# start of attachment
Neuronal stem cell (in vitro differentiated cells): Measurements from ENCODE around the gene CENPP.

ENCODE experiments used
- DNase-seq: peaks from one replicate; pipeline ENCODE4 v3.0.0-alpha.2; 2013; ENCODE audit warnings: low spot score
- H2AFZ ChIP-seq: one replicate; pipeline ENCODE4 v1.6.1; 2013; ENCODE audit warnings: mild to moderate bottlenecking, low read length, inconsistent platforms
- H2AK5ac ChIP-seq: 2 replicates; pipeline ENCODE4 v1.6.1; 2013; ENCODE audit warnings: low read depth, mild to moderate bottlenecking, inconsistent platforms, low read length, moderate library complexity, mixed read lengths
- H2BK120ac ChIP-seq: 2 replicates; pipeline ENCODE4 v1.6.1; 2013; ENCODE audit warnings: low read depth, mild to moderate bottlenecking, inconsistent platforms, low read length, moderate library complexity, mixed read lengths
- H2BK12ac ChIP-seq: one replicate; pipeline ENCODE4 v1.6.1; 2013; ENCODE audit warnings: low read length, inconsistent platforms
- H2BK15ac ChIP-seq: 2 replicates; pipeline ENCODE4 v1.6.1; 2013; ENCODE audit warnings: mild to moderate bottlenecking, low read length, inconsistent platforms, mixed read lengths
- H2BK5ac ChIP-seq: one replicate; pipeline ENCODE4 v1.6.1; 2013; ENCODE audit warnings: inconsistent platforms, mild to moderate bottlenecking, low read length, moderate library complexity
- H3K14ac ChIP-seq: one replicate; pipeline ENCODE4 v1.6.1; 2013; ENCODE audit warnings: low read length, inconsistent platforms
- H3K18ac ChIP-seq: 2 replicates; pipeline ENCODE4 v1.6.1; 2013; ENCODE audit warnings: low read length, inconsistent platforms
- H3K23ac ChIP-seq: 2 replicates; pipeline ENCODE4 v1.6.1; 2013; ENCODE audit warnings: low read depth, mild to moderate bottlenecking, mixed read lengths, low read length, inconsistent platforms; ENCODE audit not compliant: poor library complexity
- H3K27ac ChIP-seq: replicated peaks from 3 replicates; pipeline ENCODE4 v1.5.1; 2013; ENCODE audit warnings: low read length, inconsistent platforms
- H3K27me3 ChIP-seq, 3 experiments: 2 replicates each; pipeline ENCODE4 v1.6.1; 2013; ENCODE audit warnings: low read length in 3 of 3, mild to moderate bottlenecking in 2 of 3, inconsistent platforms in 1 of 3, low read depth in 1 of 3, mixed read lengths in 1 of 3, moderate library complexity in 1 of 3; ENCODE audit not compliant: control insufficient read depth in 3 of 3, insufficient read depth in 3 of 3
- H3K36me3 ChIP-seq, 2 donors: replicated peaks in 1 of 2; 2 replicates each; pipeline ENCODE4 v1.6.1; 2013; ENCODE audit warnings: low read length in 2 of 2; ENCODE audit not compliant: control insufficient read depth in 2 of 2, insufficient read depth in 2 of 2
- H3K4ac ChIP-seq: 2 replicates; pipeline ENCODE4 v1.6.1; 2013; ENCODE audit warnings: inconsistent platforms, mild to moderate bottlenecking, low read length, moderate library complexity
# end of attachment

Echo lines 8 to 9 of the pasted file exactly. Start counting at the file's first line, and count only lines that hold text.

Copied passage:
- H2BK15ac ChIP-seq: 2 replicates; pipeline ENCODE4 v1.6.1; 2013; ENCODE audit warnings: mild to moderate bottlenecking, low read length, inconsistent platforms, mixed read lengths
- H2BK5ac ChIP-seq: one replicate; pipeline ENCODE4 v1.6.1; 2013; ENCODE audit warnings: inconsistent platforms, mild to moderate bottlenecking, low read length, moderate library complexity